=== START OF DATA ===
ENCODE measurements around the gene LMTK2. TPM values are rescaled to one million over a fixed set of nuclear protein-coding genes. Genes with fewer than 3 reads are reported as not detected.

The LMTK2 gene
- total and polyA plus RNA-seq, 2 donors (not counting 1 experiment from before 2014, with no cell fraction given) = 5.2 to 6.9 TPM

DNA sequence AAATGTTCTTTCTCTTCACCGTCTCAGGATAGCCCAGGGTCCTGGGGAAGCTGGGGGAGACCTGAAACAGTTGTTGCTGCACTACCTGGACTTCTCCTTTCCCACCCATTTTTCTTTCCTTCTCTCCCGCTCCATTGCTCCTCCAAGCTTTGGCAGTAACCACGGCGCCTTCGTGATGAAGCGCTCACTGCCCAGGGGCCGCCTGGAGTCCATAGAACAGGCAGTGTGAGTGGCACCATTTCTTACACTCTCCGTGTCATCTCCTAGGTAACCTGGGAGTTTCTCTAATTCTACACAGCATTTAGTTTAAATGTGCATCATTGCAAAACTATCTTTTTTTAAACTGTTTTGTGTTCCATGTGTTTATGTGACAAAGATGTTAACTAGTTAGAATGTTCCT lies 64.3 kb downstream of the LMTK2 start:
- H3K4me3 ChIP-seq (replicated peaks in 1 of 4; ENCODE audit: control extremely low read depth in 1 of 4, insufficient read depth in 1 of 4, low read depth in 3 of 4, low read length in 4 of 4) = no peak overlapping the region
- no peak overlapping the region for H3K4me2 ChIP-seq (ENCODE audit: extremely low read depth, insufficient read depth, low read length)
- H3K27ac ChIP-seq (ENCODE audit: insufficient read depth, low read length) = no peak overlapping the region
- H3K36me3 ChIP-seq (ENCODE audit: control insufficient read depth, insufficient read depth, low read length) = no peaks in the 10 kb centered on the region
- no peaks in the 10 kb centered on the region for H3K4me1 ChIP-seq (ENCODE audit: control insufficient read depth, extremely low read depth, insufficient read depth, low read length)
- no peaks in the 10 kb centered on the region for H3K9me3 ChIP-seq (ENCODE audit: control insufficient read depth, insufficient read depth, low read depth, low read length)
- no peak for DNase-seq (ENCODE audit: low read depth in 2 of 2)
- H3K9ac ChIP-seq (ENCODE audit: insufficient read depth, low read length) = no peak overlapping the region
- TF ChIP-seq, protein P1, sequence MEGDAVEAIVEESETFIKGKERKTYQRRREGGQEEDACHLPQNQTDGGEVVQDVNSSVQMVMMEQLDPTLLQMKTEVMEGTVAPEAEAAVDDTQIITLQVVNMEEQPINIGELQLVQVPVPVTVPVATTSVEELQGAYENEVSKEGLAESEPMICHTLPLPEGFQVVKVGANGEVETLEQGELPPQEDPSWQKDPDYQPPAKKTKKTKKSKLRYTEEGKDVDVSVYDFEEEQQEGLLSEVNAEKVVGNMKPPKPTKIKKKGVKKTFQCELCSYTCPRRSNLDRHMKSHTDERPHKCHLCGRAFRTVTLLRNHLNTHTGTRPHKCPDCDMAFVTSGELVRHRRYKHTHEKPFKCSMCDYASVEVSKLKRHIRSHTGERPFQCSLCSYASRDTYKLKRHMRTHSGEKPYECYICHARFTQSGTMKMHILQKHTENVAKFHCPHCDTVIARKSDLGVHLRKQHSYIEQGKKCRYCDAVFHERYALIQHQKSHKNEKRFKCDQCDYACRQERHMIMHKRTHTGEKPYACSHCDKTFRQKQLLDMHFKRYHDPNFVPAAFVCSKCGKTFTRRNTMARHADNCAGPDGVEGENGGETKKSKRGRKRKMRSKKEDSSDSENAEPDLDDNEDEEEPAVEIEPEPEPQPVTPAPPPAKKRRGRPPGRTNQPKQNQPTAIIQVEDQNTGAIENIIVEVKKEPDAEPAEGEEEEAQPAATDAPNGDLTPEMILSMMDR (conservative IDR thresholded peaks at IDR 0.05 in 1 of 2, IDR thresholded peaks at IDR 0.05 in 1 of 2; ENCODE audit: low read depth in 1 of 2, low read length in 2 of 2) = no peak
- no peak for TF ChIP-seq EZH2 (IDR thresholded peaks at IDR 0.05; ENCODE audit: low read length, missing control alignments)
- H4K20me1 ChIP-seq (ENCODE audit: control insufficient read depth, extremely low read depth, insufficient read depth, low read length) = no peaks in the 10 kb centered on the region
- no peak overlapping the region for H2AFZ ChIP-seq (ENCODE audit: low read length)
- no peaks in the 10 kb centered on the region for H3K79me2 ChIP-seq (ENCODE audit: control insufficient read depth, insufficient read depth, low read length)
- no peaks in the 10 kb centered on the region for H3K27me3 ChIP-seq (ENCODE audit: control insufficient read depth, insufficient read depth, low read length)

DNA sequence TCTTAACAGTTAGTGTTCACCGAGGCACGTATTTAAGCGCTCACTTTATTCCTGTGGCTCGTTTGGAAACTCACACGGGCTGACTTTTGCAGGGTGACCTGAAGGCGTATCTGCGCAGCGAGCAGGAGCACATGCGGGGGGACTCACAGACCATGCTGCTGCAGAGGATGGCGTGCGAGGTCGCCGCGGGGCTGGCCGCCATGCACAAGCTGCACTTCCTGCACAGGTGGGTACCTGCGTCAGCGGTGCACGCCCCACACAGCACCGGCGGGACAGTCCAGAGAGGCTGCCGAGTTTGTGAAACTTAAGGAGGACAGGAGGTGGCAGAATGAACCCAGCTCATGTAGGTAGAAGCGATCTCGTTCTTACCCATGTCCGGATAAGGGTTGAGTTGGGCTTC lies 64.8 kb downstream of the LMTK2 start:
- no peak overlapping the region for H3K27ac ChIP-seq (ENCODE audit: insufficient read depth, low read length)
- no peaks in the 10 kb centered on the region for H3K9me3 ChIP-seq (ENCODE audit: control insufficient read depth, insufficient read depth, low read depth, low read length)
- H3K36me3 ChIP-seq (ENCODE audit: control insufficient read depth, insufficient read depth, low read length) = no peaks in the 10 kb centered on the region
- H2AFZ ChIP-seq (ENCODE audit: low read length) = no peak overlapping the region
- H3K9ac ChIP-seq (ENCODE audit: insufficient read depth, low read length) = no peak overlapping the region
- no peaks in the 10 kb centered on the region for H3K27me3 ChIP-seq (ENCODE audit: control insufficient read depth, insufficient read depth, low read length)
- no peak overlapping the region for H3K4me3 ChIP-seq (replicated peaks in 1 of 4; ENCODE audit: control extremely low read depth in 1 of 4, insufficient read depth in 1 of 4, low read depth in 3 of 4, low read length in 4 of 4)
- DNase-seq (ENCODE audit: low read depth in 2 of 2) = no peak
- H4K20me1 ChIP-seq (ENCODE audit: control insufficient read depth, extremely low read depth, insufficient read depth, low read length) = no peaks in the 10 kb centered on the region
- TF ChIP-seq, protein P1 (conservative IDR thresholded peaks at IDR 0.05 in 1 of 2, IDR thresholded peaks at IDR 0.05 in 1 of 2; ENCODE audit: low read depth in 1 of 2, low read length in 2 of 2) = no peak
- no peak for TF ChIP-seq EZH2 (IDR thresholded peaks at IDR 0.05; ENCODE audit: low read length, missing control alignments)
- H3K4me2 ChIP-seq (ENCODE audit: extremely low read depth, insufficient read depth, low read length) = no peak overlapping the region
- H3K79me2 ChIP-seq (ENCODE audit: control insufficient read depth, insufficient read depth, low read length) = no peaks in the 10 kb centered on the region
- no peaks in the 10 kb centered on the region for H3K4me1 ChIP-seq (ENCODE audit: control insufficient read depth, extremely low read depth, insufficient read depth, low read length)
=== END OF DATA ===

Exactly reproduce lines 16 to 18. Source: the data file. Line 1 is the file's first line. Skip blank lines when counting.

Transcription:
- no peak overlapping the region for H2AFZ ChIP-seq (ENCODE audit: low read length)
- no peaks in the 10 kb centered on the region for H3K79me2 ChIP-seq (ENCODE audit: control insufficient read depth, insufficient read depth, low read length)
- no peaks in the 10 kb centered on the region for H3K27me3 ChIP-seq (ENCODE audit: control insufficient read depth, insufficient read depth, low read length)